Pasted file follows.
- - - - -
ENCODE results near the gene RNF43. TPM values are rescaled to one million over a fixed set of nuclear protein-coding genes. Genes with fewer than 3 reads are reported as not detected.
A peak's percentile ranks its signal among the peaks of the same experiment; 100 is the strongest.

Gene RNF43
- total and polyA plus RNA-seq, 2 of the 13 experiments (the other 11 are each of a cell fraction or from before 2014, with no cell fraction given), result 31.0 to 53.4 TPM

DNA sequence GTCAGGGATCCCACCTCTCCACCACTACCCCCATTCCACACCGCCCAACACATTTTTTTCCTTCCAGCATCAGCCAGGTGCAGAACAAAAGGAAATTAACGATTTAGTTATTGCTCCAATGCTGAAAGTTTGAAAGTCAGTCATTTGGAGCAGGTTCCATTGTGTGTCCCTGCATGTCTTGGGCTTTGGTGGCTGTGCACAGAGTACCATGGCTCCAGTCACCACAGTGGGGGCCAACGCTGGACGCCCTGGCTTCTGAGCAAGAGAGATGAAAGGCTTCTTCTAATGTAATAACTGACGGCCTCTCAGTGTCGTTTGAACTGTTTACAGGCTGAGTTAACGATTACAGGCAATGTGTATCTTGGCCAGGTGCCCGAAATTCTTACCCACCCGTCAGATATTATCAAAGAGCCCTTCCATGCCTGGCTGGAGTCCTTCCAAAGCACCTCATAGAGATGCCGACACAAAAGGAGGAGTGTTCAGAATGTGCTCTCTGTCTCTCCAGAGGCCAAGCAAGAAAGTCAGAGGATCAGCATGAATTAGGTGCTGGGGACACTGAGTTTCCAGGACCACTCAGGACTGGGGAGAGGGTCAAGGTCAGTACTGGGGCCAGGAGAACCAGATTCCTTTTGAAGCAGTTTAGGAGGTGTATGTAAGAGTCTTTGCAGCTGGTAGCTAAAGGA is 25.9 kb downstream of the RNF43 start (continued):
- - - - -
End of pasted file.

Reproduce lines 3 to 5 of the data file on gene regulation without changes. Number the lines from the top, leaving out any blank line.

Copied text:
Gene RNF43
- total and polyA plus RNA-seq, 2 of the 13 experiments (the other 11 are each of a cell fraction or from before 2014, with no cell fraction given), result 31.0 to 53.4 TPM

DNA sequence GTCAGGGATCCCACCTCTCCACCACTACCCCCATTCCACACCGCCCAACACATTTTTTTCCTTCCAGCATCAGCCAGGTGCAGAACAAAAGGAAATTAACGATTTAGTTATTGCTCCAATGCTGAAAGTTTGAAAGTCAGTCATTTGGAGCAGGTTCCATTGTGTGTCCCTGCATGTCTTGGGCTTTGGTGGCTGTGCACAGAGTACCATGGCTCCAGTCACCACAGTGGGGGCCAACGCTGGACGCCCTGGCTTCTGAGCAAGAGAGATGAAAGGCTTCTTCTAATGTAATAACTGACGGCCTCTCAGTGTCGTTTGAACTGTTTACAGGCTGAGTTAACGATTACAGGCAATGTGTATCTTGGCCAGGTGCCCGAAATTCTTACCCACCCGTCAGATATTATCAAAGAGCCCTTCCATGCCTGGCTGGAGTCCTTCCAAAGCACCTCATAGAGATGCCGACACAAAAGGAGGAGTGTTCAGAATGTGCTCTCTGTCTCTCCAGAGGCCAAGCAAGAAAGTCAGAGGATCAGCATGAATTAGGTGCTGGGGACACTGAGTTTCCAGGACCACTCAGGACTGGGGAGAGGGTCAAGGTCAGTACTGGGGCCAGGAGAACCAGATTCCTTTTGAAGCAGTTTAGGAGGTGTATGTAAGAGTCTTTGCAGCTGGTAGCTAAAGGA is 25.9 kb downstream of the RNF43 start (continued):